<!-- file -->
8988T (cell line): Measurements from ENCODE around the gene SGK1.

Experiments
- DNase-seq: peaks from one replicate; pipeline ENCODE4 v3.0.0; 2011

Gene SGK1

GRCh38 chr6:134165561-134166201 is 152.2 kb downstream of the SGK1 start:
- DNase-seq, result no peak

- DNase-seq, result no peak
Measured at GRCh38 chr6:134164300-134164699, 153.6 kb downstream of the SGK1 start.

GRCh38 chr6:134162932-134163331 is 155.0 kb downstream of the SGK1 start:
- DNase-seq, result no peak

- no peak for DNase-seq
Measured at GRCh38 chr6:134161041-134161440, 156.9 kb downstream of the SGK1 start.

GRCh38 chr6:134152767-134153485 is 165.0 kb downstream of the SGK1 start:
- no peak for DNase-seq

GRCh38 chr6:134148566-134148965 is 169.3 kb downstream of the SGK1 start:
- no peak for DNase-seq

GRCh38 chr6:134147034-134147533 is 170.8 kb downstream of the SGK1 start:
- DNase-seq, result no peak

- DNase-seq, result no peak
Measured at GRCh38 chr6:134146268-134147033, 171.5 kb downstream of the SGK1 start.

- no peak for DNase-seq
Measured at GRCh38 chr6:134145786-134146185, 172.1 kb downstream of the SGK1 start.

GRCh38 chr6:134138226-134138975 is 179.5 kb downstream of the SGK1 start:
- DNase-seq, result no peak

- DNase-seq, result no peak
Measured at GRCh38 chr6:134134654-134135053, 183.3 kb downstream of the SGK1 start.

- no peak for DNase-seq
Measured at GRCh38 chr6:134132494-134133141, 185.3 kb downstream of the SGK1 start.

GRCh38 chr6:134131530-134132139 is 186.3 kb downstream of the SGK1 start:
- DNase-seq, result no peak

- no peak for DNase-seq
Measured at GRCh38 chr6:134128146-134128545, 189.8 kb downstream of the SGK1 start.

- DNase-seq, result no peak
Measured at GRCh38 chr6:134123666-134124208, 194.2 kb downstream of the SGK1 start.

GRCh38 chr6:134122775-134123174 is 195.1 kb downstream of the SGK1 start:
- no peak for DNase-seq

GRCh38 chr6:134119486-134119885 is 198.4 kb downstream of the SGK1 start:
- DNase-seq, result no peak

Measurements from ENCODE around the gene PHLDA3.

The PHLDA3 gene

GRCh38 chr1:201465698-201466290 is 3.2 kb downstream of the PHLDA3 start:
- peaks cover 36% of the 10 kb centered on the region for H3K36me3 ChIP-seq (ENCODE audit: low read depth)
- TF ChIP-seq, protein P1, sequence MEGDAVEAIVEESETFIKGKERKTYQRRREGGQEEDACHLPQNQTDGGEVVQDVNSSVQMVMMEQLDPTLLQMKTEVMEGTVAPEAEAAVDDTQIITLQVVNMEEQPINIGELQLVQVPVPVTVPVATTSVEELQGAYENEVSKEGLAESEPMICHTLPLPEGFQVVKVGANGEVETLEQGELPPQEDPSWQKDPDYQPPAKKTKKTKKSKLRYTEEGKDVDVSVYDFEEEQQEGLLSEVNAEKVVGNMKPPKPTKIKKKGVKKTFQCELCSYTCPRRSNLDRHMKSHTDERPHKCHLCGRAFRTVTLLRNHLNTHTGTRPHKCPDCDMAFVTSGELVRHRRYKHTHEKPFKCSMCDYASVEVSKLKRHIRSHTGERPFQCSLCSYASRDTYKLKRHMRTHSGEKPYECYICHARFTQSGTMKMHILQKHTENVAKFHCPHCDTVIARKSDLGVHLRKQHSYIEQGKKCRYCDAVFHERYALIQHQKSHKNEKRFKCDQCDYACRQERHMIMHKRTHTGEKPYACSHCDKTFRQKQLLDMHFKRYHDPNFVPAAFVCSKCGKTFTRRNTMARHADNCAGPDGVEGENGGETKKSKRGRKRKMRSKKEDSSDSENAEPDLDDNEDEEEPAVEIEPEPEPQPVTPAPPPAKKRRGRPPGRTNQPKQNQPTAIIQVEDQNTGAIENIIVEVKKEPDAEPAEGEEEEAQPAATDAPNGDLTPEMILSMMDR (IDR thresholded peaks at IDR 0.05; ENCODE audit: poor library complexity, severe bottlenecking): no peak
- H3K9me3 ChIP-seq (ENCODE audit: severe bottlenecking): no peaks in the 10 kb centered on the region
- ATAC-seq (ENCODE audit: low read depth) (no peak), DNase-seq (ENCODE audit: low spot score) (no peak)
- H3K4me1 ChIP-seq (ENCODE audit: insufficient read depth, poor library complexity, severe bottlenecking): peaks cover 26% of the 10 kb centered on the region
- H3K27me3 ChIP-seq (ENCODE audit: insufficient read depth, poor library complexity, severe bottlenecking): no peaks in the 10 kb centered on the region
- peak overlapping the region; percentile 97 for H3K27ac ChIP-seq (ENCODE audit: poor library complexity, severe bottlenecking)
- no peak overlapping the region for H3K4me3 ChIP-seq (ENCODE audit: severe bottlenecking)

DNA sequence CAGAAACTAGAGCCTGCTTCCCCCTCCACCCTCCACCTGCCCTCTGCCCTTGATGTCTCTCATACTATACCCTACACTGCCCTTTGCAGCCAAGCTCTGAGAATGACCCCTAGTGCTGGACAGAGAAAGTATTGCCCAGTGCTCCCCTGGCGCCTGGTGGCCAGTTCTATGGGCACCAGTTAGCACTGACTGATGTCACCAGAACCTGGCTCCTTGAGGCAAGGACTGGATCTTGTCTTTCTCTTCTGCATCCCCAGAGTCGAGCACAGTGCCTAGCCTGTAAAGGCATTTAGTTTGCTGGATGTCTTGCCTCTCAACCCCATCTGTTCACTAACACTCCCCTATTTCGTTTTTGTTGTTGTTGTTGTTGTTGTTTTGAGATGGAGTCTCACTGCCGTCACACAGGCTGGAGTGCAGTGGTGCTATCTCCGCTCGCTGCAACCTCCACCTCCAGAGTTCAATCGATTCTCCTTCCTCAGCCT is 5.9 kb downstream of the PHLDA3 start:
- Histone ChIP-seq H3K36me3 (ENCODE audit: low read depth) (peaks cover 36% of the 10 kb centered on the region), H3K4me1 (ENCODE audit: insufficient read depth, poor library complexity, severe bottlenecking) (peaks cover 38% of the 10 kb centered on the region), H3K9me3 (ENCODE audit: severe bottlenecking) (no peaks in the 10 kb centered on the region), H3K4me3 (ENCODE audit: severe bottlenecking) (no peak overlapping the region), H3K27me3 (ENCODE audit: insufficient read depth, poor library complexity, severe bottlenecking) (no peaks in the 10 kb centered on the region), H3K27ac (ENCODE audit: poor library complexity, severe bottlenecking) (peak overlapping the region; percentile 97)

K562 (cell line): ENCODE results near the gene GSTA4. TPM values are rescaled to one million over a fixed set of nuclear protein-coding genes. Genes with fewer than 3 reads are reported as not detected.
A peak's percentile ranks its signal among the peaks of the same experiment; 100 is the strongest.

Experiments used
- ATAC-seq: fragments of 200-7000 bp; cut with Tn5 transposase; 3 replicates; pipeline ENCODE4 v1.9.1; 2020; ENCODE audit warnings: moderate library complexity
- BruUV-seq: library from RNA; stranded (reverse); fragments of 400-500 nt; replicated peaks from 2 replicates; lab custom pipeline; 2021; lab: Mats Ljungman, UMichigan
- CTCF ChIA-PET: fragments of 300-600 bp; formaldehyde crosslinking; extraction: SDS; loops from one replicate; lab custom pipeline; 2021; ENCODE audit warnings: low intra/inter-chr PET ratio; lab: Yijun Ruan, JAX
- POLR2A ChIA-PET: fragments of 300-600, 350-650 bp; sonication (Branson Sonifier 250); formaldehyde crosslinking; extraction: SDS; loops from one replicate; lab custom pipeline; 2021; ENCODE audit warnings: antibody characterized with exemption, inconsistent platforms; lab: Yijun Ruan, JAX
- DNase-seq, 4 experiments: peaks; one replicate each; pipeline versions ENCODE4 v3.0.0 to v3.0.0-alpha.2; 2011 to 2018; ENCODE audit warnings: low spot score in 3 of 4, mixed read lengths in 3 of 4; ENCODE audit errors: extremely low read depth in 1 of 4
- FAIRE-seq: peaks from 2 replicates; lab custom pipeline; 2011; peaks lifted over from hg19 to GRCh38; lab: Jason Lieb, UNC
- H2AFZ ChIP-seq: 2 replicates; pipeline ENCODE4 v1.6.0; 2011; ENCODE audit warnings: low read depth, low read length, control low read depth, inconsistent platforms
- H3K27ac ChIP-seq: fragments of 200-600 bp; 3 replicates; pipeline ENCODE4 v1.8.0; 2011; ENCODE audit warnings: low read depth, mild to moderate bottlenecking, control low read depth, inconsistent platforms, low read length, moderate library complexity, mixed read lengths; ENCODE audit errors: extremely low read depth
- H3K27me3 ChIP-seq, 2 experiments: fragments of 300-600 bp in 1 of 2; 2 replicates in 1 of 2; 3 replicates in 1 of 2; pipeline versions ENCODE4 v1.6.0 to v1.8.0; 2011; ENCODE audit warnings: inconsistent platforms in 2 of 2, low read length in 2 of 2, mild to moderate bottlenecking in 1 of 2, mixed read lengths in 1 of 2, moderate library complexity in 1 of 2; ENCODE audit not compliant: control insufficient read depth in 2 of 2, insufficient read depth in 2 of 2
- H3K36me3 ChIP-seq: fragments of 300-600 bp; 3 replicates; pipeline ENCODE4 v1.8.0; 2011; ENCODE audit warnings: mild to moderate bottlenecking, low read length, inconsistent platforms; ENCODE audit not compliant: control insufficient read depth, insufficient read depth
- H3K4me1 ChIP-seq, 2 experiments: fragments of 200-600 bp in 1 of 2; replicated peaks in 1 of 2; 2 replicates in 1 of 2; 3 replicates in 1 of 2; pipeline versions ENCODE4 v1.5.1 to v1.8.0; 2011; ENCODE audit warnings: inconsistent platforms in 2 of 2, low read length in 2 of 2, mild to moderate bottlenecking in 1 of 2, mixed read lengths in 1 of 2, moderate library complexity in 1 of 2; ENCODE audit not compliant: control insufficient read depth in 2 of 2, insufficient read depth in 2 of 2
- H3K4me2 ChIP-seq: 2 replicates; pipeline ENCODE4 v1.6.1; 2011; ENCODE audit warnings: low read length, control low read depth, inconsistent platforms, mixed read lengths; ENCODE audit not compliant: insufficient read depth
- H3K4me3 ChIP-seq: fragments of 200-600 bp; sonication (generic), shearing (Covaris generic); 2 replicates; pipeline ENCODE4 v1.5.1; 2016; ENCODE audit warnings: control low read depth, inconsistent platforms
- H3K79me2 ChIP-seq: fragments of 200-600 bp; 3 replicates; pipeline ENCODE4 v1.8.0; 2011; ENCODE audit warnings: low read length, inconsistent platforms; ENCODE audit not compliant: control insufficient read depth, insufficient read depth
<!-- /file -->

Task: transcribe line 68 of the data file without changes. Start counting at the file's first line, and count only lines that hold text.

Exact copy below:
- H3K79me2 ChIP-seq: fragments of 200-600 bp; 3 replicates; pipeline ENCODE4 v1.8.0; 2011; ENCODE audit warnings: low read length, inconsistent platforms; ENCODE audit not compliant: control insufficient read depth, insufficient read depth